Looking for a way to quickly launch a Promoted Pin campaign that gives you lots of impressions from the get go? Dynamic keyword targeting may be for you!
What is Dynamic Keyword Targeting on Pinterest Ads?
It’s a setting at the ad group level that allows Pinterest’s Taste Graph to choose relevant keywords for your ad. No keyword research needed! Promoted Pins using dynamic targeting will only appear in search results and related Pins (as opposed to Pinners’ home feeds).
Here’s where you’ll see the option to use dynamic targeting – right below the “Add keywords” box:
To understand how Pinterest chooses these “relevant searches” for your ad, it’s helpful to understand Taste Graph and how Pinterest “sees” Pins.
Taste Graph is basically Pinterest’s machine learning. Each time you engage with a Pin, Pinterest learns a bit more about you and what you’re interested in. That’s the way things you weren’t exactly looking for (but love anyway) appear in your feed – helping you discover new ideas.
The other part of dynamic targeting is your Pin itself. Pinterest does look at the description, but it also “sees” the image itself. After all, visual search is a huge part of Pinterest’s vision (no pun intended)! For that reason, it’s suggested that you…
Use Dynamic Targeting for Product Ads on Pinterest
Take a look at the related Pins on any given Pin. What do you see? The similarities between the selected Pin and the related Pins range from color scheme, to visual elements, to subject matter.
For instance, this Pin:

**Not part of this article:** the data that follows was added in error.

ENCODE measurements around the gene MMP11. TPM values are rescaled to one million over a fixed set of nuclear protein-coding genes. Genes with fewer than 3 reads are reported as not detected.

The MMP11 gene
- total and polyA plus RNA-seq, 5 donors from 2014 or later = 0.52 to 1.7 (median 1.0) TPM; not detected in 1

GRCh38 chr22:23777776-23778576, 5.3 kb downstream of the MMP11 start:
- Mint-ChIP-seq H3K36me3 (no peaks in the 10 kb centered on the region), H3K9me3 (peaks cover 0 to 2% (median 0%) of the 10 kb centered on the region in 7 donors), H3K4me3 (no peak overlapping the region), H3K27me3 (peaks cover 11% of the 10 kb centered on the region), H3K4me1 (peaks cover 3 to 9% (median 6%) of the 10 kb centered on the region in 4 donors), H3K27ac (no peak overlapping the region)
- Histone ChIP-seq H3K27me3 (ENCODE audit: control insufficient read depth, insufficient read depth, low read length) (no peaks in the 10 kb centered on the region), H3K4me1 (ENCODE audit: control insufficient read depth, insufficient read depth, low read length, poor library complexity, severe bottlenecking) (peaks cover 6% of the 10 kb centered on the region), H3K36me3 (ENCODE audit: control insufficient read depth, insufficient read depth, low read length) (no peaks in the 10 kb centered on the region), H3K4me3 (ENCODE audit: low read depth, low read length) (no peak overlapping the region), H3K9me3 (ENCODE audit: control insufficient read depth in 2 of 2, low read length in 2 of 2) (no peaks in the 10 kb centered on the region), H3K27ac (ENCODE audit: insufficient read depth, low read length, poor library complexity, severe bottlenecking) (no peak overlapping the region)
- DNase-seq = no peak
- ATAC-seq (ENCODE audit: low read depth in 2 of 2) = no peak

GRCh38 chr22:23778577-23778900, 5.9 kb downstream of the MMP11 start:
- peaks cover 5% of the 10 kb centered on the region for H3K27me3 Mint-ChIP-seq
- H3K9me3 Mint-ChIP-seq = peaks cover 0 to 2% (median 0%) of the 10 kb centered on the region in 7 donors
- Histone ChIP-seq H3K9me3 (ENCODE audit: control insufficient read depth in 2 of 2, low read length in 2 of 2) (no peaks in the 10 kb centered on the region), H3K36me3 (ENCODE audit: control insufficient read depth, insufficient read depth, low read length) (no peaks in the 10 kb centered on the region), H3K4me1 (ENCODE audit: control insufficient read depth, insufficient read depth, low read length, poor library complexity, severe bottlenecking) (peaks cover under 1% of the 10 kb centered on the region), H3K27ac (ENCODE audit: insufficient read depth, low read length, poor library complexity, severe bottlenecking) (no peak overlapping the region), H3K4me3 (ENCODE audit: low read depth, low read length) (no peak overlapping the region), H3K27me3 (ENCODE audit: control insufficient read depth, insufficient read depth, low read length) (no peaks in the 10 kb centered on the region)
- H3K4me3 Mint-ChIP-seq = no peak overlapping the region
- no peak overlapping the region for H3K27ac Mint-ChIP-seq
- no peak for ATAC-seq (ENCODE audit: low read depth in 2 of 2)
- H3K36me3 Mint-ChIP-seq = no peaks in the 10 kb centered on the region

What we get is an interesting mix of Pins related by subject matter and by visual. For me, it’s worth it to spend the time to identify the actual keywords people will be searching when they want to find my Pin. I do not want my Pin with the bicycle background which is really about Pinterest to show up when people search for bicycles!
However, if you are selling a product, this could work quite well. If you do a search for eyeglasses and click on one of the Pins, you’ll see Promoted Pins that really fit the search. According to Pinterest, “In general, we’ve seen search campaigns better achieve scale when this setting is on. We’ve seen improvements in reach as well as CTRs and spend.”
There is a BUT, here though….
Use Dynamic Targeting for Blog Posts – Sometimes!
Dynamic targeting could work on your non-product Pins if Pinterest has enough clues about what the image REALLY is.
So, when I want to decide which Pin would be a good candidate for dynamic targeting, I look at the Pin’s related Pins. If the related Pins make sense, I’m fairly confident my Promoted Pin will be displayed in a way that will make sense. If, on the other hand, the related Pins are waaaay off base, I skip that ad group!
This is not a technique that Pinterest has published – I’m just assuming that by looking at related Pins, I’m getting an idea of how Pinterest sees my Pin. So far, it seems to be the case.
Here’s one that might make sense to target with dynamic targeting (notice a couple of apparent minor misses with eyeglasses and shoes – those are Promoted Pins – not enough to dissuade me):
Here’s one that would not:
In this case, it looks like the signals I’m sending with the Pin are just a little bit to vague for them to get the real picture. It seems to be more about the composition of the image than the subject matter, so I wouldn’t use dynamic targeting to promote that Pi.
Oh, and I never JUST use dynamic targeting – it’s just one of several ad groups I start with.
Add a Couple of Keywords
Give Pinterest just a couple of broad match keywords to give the algorithm another hint about what your image really is. Two to four should do it – and they should be as relevant as possible. You’re not trying to cover all the bases – just giving Pinterest a little help in choosing for you.
OK, then! As always, it’s important to test and review your results regularly.
Want more tips like this to help you make the most of your Promoted Pins? Check out my newly-released Pinterest course. When you sign up, you’ll get access to my private Facebook group where I share all kinds of little finds like this as soon as I learn them!
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